Do I eat them as is right out of the bag?  No.  I have to admit, I like to dip them in barbecue, and add a small sprinkle of barbecue seasoning on them beforehand.  But you know what?  I do that to all my fries, so the fact there’s not already a ton of unhealthiness on them already, makes me feel a little less guilty about it.  You can also tell there’s not a lot of salt on them, because there’s not a whole lot of flavor besides the potato, but I also generally like things without an overabundance of salt, so that’s a win for me.  Also a win is the price: These are only $1.99 for two full pounds of potato-y goodness; who says health-conscious foods have to be so expensive?

Overall: 8.5/10.  I really like these things, and chances are, so will you!  Sure, there’s not a lot of flavor besides potato, but that also means there’s not all the unhealthy salt and grease content.  I dip them in barbecue sauce and add a little seasoning salt to them to dress them up a bit, but these are things I do to any fry, so it’s nice to not have all that unnecessary crap on them to begin with.  And for only $1.99 for a 32 oz. (2 LB.!) bag, these go a long way for not a lot of moolah.  Highly recommended, but the biggest drawback is that these are only occasionally available as a Special Buy, so stock up on them when you see them!

Fast-food quality, if nothing else, and dirt-cheap to boot!

There are times when a simple fried potato just won’t do: when the crinkle-cuts and shoestrings of the world just sound too darn bland.  When I want something with a little more edginess and flavor.  Those, dear friends, are the times I reach for Season’s Choice Seasoned Fries, available all the time from Aldi stores.

That paragraph might sound like a commercial, but these really are some of my favorite fries, and probably the one I purchase most often from Aldi’s constantly-available inventory.  They may not look like they’re loaded with flavor just by looking at them, with their pale brown hue not really suggesting much actual seasoning, but once they’re baked in the oven they taste just like a good fast-food fry.  There’s a slight burn after eating a few, either from the spices, or from the level of sodium in them, or both, but if you’re eating fries, you’re generally not too concerned with the health impact.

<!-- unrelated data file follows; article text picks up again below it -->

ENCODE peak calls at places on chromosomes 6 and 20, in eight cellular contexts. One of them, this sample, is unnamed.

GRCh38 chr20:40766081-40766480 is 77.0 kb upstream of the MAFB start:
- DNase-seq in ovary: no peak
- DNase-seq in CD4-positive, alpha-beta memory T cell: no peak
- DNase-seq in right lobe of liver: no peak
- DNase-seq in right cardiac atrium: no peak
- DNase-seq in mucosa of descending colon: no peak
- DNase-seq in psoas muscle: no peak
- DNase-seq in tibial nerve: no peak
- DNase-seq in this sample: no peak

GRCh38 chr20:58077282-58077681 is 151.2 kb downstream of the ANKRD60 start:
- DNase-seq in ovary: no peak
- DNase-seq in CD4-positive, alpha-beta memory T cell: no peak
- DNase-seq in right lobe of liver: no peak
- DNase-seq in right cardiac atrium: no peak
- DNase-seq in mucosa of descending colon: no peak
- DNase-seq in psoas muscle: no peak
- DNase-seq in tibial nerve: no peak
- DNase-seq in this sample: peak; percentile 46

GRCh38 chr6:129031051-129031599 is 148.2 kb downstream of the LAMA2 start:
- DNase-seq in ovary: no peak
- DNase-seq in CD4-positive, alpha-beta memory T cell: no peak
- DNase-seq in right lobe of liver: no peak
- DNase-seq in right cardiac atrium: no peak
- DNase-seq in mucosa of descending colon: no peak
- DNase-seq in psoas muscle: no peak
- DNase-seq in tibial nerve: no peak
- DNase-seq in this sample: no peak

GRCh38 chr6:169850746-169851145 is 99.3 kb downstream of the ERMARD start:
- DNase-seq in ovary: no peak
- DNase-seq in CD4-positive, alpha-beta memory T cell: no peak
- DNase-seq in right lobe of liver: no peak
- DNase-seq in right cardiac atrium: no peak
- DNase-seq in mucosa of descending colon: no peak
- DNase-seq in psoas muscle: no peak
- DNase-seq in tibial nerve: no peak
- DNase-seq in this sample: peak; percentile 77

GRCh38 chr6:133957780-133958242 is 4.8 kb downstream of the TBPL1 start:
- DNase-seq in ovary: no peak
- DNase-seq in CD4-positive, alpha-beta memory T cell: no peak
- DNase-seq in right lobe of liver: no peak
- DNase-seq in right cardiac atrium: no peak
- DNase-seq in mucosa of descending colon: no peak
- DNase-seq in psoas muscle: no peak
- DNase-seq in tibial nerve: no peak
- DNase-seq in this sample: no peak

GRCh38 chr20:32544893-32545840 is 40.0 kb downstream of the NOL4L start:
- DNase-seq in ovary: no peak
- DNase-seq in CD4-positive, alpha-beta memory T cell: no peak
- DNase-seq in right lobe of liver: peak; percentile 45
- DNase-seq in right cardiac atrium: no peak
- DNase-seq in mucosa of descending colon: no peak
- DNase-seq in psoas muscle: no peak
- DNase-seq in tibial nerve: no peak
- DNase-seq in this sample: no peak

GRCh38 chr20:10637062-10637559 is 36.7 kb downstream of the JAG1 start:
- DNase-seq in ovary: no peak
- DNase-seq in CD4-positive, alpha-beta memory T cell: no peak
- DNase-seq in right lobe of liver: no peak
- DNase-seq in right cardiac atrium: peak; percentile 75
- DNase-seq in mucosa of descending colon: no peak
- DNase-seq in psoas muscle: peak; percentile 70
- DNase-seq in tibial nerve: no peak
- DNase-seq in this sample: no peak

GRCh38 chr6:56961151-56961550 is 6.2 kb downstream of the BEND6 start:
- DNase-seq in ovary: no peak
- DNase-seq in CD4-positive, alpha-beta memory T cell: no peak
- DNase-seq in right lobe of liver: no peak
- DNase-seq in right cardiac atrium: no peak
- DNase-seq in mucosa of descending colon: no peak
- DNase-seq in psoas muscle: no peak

The flavor kind-of-sort-of reminds me of Rally’s fries, if I have to make a comparison, although they don’t get nearly as crispy.  I would actually argue that these fries might be slightly better--whereas fast-food fries tend to be overwhelmingly salty, I actually notice the garlic powder and spices more than straight-up salt.  This is pretty impressive for a frozen fry, especially around this price point ($1.79 per package).

As I hinted at earlier, I don’t like how these things never seem to fully brown.  I guess with their light brown-ish hue, it’s a lot tougher to tell when they’re fully cooked, at least in comparison to the more standard forms of the fried potato.  They seem to take longer than the recommended time in the oven--this last batch, I barely had any fries left, I pulled them out after about 15 minutes, and about half of them were well-cooked, while the other half were slightly mushy.  I guess unsurprisingly, it’s the larger ones that seem to take longer, but I’m usually hungry and just settle for eating them soft.  I don’t seem to have this problem with other fries, so I don’t think it’s user error.  But the taste goes a long way to rectifying that situation...and dipping them in a good barbecue sauce (or your preferred condiment of choice) makes them even better.